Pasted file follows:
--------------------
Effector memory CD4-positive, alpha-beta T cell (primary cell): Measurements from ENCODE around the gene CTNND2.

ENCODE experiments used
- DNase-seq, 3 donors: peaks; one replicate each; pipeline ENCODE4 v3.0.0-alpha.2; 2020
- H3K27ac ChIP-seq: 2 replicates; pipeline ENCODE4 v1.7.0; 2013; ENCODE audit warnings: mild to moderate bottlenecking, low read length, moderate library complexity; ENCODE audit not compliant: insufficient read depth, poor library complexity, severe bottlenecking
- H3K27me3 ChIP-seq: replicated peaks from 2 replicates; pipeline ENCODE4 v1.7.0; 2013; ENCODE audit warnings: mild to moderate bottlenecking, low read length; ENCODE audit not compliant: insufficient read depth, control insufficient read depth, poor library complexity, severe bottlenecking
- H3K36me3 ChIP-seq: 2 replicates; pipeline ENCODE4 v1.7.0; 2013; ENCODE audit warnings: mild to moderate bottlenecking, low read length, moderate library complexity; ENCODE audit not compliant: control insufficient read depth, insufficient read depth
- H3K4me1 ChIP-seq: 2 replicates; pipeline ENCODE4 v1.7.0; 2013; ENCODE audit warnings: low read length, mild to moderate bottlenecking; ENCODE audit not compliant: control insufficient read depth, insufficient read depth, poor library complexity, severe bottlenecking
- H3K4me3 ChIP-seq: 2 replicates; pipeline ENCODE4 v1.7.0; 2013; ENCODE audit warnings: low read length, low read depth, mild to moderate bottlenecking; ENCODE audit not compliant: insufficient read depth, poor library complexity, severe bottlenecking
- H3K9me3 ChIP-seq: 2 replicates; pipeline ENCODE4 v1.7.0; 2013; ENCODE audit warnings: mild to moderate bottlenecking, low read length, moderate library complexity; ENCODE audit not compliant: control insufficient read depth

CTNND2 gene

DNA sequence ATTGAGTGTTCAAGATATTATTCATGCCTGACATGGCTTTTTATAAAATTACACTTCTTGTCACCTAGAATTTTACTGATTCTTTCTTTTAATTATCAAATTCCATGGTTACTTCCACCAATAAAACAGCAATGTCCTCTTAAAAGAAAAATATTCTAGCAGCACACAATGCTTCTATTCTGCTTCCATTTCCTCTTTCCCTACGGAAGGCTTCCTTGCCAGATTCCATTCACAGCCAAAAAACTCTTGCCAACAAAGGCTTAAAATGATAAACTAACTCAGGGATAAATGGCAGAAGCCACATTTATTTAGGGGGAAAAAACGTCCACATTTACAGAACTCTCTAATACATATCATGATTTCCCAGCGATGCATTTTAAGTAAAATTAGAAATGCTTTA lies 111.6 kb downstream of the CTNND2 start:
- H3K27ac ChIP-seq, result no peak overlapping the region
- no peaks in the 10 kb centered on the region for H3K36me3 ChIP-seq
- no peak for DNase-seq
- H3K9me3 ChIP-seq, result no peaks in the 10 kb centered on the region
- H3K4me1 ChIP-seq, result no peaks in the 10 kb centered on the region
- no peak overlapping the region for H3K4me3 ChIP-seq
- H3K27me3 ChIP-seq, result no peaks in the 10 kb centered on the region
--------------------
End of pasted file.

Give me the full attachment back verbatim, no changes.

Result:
Effector memory CD4-positive, alpha-beta T cell (primary cell): Measurements from ENCODE around the gene CTNND2.

ENCODE experiments used
- DNase-seq, 3 donors: peaks; one replicate each; pipeline ENCODE4 v3.0.0-alpha.2; 2020
- H3K27ac ChIP-seq: 2 replicates; pipeline ENCODE4 v1.7.0; 2013; ENCODE audit warnings: mild to moderate bottlenecking, low read length, moderate library complexity; ENCODE audit not compliant: insufficient read depth, poor library complexity, severe bottlenecking
- H3K27me3 ChIP-seq: replicated peaks from 2 replicates; pipeline ENCODE4 v1.7.0; 2013; ENCODE audit warnings: mild to moderate bottlenecking, low read length; ENCODE audit not compliant: insufficient read depth, control insufficient read depth, poor library complexity, severe bottlenecking
- H3K36me3 ChIP-seq: 2 replicates; pipeline ENCODE4 v1.7.0; 2013; ENCODE audit warnings: mild to moderate bottlenecking, low read length, moderate library complexity; ENCODE audit not compliant: control insufficient read depth, insufficient read depth
- H3K4me1 ChIP-seq: 2 replicates; pipeline ENCODE4 v1.7.0; 2013; ENCODE audit warnings: low read length, mild to moderate bottlenecking; ENCODE audit not compliant: control insufficient read depth, insufficient read depth, poor library complexity, severe bottlenecking
- H3K4me3 ChIP-seq: 2 replicates; pipeline ENCODE4 v1.7.0; 2013; ENCODE audit warnings: low read length, low read depth, mild to moderate bottlenecking; ENCODE audit not compliant: insufficient read depth, poor library complexity, severe bottlenecking
- H3K9me3 ChIP-seq: 2 replicates; pipeline ENCODE4 v1.7.0; 2013; ENCODE audit warnings: mild to moderate bottlenecking, low read length, moderate library complexity; ENCODE audit not compliant: control insufficient read depth

CTNND2 gene

DNA sequence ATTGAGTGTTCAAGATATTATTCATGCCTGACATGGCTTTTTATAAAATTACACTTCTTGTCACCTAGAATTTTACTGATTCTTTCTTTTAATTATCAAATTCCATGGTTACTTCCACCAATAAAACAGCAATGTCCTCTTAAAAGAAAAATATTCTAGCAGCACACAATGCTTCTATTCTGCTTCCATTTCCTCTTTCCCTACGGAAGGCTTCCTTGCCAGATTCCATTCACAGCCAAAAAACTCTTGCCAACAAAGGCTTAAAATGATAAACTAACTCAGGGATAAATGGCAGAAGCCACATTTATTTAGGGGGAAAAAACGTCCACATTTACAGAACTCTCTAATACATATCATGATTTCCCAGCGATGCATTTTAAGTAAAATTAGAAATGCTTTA lies 111.6 kb downstream of the CTNND2 start:
- H3K27ac ChIP-seq, result no peak overlapping the region
- no peaks in the 10 kb centered on the region for H3K36me3 ChIP-seq
- no peak for DNase-seq
- H3K9me3 ChIP-seq, result no peaks in the 10 kb centered on the region
- H3K4me1 ChIP-seq, result no peaks in the 10 kb centered on the region
- no peak overlapping the region for H3K4me3 ChIP-seq
- H3K27me3 ChIP-seq, result no peaks in the 10 kb centered on the region